12 Mar 2008   |   News

EIT-lite finally gets the go-ahead

It may be a cheap imitation of the original vision, but Europe’s answer to MIT goes ahead. Now wait for the wrangling on where to site it.

Commission President Barroso: welcomed the decision – though it’s not his full vision.

Finally, it happened. The European Institute of Innovation and Technology cleared its last political hurdle this week after the European Parliament gave its assent to the project

By June a governing board of 18 eminent figures principally from the worlds of science and business will be chosen, and by the end of next year two or three so-called Knowledge and Innovation Communities, or KICs, will be established with the brief to focus on the most pressing challenges facing Europe.

MEPs proposed Strasbourg, the Polish city of Wroclaw, the Hungarian capital Budapest or the Austrian capital Vienna as possible locations for the EIT's governing board and administrative centre. The 27 heads of state and government will decide at a summit in June.

More importantly, universities, corporate research labs, and institutes from all over Europe will participate in the KICs, which will be virtual communities and be set up by the governing board.

European Commission president José Manuel Barroso welcomed the European Parliament vote saying the EIT will, “Facilitate and enhance partnerships and cooperation between the worlds of business, research and higher education across the European Union, thereby helping to continue to boost jobs and growth in Europe in the future.”

Barroso thought up the EIT in 2004 with a much grander vision than that agreed this week. Originally he proposed an institute similar to the Massachusetts Institute of Technology, with a large campus. He had to scale the plan down amid opposition from many member states of the EU, and after only a lukewarm reaction from industry.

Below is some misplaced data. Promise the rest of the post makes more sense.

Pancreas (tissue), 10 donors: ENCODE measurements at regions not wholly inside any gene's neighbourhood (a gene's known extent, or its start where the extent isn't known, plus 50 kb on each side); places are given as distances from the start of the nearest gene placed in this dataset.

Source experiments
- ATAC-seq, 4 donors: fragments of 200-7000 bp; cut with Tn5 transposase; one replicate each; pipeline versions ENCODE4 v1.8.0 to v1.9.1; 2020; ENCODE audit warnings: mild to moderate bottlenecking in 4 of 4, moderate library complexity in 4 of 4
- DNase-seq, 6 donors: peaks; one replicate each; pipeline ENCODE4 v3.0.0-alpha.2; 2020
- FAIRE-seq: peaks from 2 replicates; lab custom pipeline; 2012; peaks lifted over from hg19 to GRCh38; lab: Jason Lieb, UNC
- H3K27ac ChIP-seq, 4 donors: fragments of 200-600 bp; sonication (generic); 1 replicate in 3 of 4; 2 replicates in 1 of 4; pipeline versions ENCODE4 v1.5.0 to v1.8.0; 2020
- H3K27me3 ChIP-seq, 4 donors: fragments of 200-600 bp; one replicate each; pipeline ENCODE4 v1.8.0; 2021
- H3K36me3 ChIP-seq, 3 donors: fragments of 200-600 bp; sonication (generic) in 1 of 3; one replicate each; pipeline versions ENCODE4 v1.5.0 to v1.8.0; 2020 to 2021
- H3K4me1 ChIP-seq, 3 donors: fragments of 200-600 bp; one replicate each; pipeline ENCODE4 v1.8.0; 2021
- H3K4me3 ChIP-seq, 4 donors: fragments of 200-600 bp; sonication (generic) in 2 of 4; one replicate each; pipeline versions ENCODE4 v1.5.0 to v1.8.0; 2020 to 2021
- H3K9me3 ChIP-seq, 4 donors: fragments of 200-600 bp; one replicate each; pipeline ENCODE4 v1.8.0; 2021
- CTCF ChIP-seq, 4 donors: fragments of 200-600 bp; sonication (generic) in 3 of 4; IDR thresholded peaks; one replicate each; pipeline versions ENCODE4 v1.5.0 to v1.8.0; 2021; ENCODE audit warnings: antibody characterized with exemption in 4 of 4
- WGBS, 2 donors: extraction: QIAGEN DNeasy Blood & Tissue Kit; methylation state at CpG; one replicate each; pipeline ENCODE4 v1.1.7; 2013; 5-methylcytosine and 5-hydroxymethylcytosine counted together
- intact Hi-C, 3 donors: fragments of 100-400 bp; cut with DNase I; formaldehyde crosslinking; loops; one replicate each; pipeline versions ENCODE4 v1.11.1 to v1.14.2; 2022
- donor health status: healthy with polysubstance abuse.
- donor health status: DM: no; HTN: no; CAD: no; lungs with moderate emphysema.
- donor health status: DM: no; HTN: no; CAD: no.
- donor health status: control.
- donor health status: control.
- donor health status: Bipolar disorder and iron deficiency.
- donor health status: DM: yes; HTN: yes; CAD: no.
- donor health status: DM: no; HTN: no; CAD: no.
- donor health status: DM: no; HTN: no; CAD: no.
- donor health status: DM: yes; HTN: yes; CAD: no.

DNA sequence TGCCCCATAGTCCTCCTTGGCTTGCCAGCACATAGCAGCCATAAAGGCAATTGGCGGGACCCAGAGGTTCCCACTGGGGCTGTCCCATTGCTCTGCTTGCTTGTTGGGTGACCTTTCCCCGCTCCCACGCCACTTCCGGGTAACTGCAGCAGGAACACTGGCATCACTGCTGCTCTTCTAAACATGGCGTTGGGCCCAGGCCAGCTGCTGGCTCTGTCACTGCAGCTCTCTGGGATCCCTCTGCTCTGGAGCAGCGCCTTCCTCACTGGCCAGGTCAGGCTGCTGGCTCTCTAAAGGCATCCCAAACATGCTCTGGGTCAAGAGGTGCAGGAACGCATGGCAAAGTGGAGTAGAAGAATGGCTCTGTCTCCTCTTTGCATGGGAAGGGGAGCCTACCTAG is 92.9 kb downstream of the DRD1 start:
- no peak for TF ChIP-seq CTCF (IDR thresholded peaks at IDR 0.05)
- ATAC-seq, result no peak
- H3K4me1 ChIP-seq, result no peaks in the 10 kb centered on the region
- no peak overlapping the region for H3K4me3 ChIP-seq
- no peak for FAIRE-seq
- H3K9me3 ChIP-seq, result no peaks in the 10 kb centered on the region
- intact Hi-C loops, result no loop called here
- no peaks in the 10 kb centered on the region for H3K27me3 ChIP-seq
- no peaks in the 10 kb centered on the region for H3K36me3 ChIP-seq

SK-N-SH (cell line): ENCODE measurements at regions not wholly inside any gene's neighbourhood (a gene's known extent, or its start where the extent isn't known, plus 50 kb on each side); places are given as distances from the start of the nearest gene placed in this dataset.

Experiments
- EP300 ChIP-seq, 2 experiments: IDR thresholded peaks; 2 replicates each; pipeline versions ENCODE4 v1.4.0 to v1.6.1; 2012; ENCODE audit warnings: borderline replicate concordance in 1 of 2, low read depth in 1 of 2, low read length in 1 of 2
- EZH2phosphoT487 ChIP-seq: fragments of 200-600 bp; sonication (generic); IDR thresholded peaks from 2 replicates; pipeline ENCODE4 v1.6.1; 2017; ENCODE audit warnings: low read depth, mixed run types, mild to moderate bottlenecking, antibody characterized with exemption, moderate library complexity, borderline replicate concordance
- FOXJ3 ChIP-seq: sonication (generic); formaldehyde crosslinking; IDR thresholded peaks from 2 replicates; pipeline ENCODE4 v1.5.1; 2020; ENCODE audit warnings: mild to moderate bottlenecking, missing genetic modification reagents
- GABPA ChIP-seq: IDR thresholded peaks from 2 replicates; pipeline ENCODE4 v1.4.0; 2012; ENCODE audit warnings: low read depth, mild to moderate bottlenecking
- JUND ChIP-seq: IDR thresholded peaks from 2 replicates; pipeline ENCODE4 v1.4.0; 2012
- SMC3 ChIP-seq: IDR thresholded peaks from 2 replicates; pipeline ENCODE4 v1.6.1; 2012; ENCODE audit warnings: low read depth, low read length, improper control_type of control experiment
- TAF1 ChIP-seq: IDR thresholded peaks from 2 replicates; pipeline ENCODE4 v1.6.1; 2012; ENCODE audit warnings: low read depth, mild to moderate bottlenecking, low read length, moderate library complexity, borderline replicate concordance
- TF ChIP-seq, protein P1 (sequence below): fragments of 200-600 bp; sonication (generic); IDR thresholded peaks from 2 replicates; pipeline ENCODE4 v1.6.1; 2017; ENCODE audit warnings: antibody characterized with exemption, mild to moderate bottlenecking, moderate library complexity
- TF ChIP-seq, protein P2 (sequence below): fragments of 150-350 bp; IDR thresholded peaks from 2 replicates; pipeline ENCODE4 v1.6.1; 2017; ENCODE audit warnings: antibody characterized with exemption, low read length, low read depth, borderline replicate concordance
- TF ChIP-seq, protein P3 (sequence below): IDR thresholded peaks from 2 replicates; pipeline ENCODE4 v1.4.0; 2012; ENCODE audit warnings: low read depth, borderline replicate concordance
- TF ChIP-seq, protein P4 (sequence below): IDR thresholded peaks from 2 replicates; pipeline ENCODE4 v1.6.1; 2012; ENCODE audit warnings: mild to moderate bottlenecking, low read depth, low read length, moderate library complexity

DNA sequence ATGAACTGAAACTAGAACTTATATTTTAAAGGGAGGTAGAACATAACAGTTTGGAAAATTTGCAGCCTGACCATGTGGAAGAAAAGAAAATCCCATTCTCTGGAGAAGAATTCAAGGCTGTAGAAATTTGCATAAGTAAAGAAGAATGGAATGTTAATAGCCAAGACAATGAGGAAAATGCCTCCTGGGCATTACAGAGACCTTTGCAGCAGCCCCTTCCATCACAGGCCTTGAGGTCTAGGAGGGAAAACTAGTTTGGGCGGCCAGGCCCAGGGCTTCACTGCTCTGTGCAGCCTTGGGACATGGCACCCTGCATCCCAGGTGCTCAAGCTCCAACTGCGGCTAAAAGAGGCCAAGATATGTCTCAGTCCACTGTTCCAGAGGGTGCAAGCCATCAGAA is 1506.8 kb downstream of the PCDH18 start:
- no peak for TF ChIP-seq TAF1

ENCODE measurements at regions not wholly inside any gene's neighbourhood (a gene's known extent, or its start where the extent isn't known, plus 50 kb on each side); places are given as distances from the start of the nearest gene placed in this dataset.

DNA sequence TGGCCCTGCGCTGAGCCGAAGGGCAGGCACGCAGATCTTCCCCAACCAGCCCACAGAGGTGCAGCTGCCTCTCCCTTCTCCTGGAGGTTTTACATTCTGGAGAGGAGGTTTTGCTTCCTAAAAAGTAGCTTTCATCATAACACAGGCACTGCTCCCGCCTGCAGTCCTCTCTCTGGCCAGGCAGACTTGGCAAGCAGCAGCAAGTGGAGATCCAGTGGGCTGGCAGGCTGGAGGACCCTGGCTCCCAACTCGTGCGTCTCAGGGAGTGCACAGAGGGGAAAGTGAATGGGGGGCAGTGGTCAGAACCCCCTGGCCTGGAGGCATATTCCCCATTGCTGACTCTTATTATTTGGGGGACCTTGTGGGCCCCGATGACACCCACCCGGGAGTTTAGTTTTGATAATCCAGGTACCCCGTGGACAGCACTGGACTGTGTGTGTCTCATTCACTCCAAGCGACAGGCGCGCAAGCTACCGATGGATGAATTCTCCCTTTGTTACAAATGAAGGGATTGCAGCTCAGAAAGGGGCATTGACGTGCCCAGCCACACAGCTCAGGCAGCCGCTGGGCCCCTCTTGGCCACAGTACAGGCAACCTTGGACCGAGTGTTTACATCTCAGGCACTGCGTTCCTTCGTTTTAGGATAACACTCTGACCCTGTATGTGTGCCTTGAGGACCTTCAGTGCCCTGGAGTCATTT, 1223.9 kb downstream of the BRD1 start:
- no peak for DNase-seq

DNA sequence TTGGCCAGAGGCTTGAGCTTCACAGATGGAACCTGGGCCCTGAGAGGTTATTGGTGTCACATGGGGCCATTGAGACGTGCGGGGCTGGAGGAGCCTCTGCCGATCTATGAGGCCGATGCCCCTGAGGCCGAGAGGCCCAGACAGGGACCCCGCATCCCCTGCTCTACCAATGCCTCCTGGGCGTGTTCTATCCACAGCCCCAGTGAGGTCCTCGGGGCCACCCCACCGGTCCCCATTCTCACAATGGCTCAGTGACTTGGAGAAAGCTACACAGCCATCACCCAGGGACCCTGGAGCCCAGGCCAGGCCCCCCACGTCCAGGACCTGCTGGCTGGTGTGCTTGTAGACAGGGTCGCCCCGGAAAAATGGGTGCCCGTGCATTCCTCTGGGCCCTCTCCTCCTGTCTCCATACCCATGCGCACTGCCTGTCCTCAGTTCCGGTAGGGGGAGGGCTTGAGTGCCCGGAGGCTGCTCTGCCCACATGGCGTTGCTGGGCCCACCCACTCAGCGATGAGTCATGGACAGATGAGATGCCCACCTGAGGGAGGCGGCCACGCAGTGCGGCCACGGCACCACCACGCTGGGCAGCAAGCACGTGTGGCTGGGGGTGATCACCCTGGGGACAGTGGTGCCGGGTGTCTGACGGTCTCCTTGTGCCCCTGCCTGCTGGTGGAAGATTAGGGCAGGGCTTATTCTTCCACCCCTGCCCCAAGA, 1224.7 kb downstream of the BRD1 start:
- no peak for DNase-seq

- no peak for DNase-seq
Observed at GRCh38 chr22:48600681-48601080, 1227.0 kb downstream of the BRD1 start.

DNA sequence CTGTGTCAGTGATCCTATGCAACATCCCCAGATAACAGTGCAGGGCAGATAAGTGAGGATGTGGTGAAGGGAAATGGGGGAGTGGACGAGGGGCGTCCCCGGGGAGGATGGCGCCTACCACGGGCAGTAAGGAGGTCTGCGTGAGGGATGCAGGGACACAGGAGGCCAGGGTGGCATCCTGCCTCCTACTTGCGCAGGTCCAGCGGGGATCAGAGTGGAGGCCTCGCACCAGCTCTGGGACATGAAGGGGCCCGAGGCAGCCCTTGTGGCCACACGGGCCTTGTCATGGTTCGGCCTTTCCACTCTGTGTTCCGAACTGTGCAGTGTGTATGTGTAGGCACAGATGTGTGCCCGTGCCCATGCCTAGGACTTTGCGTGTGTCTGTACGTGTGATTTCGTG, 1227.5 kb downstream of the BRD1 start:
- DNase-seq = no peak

Still ambitious

But the compromise solution is still very ambitious, argues Romana Jordan Cizelj, a centre-right member of the European Parliament. “The EIT represents excellence and the recognition of the European quality. Its network structure, together with independent communities of knowledge and innovation is a big achievement,” she said.

Once selected, the governing board will choose higher education institutions, research organisations, companies and other stakeholders to form each KIC. Every such Community must include at least three partner organisations, situated in at least two different member states and include at least one higher education institution and one private company.

Universities which take part in a KIC will be encouraged to add an EIT label to the degrees and diplomas they award.

The first two or three KICs will be selected within 18 months of the appointment of the governing board. The focus will be on strategic areas where the EU faces vital current and future challenges. These are likely to include climate change, renewable energies and the next generation of information and communication technologies.

€2.4 billion wanted

The Commission estimates that the institute will need an overall budget of €2.4 billion for the first six years, to be funded from a combination of private and public sources.

Last December the European Parliament and national governments agreed to revise the 2007–2013 budget in order to ensure funding for the EIT, hypothecating  €308.7 million from the EU budget.

Private sector funding is expected to follow, now that the political uncertainty that has dogged the project from the beginning is over.

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